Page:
My dream has to be built the same way. Do I still post on social media? Fuck yeah, I do. But it’s low on the priority now. The stress is off.

It took me several months to process that conversation with Becky (and several guests after). What I ended up with was this:

  • January 1st, 2019 I deleted Facebook and LinkedIn from my phone.

  • I only check Facebook 2-3 times a day.

  • I no longer shoot pictures of my Crew while they train. That is their time.

  • The camera only comes out when I train to check my own form. If there’s progress in the technique I may share it. That is my time.

  • I don’t hashtag personal posts. Those are for my friends.

  • My priority for creating videos, blogs and articles will be for the systems and groups I teach for.

  • My wife made sweet postcards to hand out. I always have them in my jacket pocket. I’ll hand them to anyone I feel would be a great fit for the Fury Crew as a whole. I don’t view them as a personal income source. The Fury Crew must thrive as a community. Handing out postcards also allows me to introduce myself and establish a small connection.

  • I reach out to local businesses and offer them group discounts. *I need to do this more.

  • I’ve begun to draw clearer distinctions between my personal and business Facebook accounts. I will stop posting fitness related items on my personal page in the near future.

Here are some interesting changes I’ve experienced since reducing my social media time and marketing.

  1. Overall, I am more productive and focused.

  2. While I’m still managing the balancing act, I have a clearer delineation of work and family time.

  3. The biggest surprise is that I have been dramatically more passionate about my videos and articles since the switch. I shot more video when the pressure was on. Now that it’s off I find myself writing more. It’s been neat organically tapping back into that.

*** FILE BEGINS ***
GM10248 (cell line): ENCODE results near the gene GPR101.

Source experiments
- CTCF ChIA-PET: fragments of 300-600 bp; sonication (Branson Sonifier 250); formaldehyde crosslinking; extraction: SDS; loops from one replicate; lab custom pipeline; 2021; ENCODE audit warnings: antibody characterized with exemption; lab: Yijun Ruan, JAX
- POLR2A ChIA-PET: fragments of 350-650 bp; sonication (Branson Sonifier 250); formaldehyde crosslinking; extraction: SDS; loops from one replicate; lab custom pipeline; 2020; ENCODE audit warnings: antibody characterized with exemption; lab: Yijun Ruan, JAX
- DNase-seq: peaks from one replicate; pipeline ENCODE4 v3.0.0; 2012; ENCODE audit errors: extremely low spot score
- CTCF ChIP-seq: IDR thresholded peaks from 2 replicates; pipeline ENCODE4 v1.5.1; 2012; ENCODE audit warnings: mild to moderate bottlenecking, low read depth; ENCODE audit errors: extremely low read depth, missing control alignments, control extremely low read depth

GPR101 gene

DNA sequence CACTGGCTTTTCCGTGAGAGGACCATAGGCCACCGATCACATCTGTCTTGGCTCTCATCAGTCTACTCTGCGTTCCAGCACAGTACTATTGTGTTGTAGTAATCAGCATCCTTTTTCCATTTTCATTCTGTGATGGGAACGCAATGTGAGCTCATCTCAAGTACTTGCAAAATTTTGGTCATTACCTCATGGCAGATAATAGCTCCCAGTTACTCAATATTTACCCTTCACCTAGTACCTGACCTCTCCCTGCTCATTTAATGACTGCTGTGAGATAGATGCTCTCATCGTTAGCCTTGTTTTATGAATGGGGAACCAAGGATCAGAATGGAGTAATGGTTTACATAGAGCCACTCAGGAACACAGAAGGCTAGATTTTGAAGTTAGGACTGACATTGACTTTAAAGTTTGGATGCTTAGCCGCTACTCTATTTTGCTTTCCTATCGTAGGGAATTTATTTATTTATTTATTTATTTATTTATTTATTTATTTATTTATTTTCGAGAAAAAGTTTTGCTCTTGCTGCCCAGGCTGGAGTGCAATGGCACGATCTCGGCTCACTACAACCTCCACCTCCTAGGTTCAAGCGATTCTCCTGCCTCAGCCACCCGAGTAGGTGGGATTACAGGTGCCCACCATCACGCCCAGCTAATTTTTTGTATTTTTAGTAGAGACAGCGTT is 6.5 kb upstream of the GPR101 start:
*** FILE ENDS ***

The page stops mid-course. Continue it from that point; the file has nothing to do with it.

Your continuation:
4. I’ve gained 6 new Fury Crew members in 3 weeks. As an Independently run business. that’s unprecedented for me.

Look, I may be wrong and committing career seppuku. There’s only one way to find out. This may be risky business (but I don’t think so). Right or wrong, I’m focused, lesser stressed and happier trying.

I have to stress that my intention is not to pass judgement, or look down upon anyone in the fitness family that enjoys the social media side of life. My goal is to perhaps shine some light and break some chains to those that feel burdened by the potentially misleading demands of social media in our field.

Live long. Be strong. Die Mighty!


* I realize that by writing and sharing this some may say I’m contradicting myself. Here’s the thing, I do believe some social media for marketing is a good thing. I also think there’s a distinct line between brick and mortar/trainer use and workshop purposes.

If you own a shop, or train people, your best marketing practice is going to be direct person to person, business to business outreach. Referrals based on quality work or service will always have a greater return on investment than having 10,000 Instagram followers.

For workshops, and those that travel to teach, you do need to build a broader awareness to your program or system. Even so, you need to get out in front of people and meet them face to face to get the final buy in.

Steve “Coach Fury” Holiner is an Original Strength Master Instructor, Master RKC, Master DVRT and Strength Faction Mentor. 

Formerly from Mark Fisher Fitness and Five Point Academy in NYC, he now runs Fury Industries out of Gowanus, Brooklyn. Fury Industries offers Small Group Classes, Personal Training and Online Coaching.

 Fury is the creator of the weekly Coach Fury Podcast where he discusses strength, music and movies with current and upcoming heroes in fitness. 

Please visit www.coachfury.com for more info. You can listen to the Coach Fury Podcast wherever you listen to shows.